Group : Maxillaria
Covers these genera : Maxillaria (Max.) , Neomoorea (Nma.) , Rudolfiella (Rud.) , Scuticaria (Sctcria.) , Trigonidium (Trgdm.) , Xylobium (Xyl.)

General information for this group :
Most members of this group require nearly identical conditions, very similar to those needed by Lycaste. They are easy to grow and bloom when provided with the right environment. All members of this group have the same requirements as those for Maxillaria.


Subgroup : Maxillaria

Covers these genera : Maxillaria (Max.) , Neomoorea (Nma.) , Rudolfiella (Rud.) , Scuticaria (Sctcria.) , Trigonidium (Trgdm.) , Xylobium (Xyl.)

Description :
Maxillarias are very diverse in their coloration, plant size and habitats. They include some very attractive and interesting species that merit more recognition in hobbyist collections. They tend to be very tough, disease and pest resistent, with durable attractive and often scented blooms. There are many miniatures in this group, and their tufted growth habits make them excellent terrarium candidates for mid to upper levels.

Light :
Most Maxillarias prefer moderate light levels, as would be found in the average east or west window, or filtered south.

Temperature :
Intermediate temperatures suit most species best. Even the "cool" growers will do fine under intermediate conditions provided the humidity levels are high enough, and the medium used is moisture-retentive. Maxillarias resent excessively hot temperatures, particularly if the humidity levels are low. Under these conditions the plants will quickly show signs of stress and the leaves will go very leathery due to excessive moisture loss.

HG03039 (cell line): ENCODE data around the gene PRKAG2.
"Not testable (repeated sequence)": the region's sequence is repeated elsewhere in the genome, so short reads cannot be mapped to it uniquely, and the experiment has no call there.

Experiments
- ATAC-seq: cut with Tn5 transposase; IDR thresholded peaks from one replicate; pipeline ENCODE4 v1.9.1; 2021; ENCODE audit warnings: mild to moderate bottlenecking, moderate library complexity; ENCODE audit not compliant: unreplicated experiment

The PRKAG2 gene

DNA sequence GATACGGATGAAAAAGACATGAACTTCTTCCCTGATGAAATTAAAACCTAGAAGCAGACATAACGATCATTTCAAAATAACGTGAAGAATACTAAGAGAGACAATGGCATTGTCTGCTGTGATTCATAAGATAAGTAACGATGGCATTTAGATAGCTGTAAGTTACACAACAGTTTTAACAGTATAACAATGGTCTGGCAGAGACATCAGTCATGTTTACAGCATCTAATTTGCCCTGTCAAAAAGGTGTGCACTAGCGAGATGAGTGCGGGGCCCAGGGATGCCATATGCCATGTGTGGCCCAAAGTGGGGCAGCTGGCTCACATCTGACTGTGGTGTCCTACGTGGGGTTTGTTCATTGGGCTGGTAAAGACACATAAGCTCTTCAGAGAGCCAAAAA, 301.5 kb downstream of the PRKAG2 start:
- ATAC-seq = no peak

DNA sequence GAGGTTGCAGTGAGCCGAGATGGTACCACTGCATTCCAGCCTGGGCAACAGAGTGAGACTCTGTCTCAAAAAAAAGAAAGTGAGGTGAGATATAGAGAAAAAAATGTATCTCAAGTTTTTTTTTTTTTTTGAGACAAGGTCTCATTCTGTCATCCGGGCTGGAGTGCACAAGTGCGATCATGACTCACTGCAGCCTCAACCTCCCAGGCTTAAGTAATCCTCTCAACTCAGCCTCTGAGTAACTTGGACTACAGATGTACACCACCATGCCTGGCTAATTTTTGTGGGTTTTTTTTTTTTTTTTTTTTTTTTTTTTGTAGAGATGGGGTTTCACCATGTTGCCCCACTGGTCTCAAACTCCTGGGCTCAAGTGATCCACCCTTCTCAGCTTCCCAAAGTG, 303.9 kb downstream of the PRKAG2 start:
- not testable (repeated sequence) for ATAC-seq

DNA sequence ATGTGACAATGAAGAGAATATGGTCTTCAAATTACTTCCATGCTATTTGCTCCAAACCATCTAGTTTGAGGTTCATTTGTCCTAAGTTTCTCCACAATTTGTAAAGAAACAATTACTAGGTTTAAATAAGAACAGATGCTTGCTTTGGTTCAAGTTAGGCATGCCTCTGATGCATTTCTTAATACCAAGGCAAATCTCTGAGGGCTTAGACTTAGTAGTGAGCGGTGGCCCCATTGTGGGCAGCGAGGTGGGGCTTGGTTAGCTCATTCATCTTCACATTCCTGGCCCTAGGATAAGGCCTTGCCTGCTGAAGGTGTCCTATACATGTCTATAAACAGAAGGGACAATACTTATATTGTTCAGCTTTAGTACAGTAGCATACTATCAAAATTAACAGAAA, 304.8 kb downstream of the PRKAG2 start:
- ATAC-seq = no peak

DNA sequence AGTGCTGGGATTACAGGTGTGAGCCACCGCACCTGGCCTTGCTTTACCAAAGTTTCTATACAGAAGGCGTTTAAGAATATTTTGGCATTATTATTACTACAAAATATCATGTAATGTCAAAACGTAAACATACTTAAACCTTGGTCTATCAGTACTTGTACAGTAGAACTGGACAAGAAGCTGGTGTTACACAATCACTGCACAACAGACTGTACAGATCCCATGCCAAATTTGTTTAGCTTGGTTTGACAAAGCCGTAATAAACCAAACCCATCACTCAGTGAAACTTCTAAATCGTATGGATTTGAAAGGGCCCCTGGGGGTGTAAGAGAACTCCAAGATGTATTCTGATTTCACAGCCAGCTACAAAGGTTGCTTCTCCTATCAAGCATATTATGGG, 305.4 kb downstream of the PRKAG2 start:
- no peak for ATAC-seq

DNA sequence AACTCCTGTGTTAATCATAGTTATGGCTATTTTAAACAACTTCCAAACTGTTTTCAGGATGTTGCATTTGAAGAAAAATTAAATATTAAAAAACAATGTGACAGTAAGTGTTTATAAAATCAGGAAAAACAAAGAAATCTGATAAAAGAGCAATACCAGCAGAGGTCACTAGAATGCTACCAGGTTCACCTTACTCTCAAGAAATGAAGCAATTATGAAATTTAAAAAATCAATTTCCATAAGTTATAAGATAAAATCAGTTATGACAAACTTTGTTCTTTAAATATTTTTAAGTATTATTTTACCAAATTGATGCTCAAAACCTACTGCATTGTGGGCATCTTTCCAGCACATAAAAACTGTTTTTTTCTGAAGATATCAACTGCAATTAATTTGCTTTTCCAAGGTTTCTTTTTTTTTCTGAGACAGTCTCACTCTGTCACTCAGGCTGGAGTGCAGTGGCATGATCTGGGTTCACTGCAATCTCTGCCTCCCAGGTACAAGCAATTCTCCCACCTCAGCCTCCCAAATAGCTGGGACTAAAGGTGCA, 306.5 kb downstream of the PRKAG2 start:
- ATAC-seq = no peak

Media :
The miniature and crawling species do better on cork or treefern mounts, than they do in pots. The other intermediate growers do fine in bark mixes, graded accordingly with the size of the pot (see the Repotting page). Those that are considered "cool" growers like striata, speciosa, huebschii, etc. benefit from the addition of ample amounts of sphagnum moss to aid in moisture-retention. This also helps to keep the root mass cooler than their surroundings, hence addressing their temperature requirements.

Water :
Rainwater or dehumidifier water are best, followed by high-quality tap water. NEVER use bottled water, softened water or well-water for these plants. Avoid misting the leaves, as this usually leads to unsightly spotting.

Fertilizing :
Use a properly balanced orchid fertilizer (3:1:3 or 4:1:4 ratio) with micronutrients during the active growing season (usually Feb to Sept), at a concentration of 1/4 to 1/2 strength. If you notice that brown or black leaf tips appear, then reduce the fertilizer concentration. Also ensure that you flush the pots thoroughly with plain water at least every 4th watering.

Blooming :
Most species bloom intermittently throughout the year, with the heaviest flush in mid to late spring. If you use a fertilizer that has too high a concentration of nitrogen, then this can suppress blooming.


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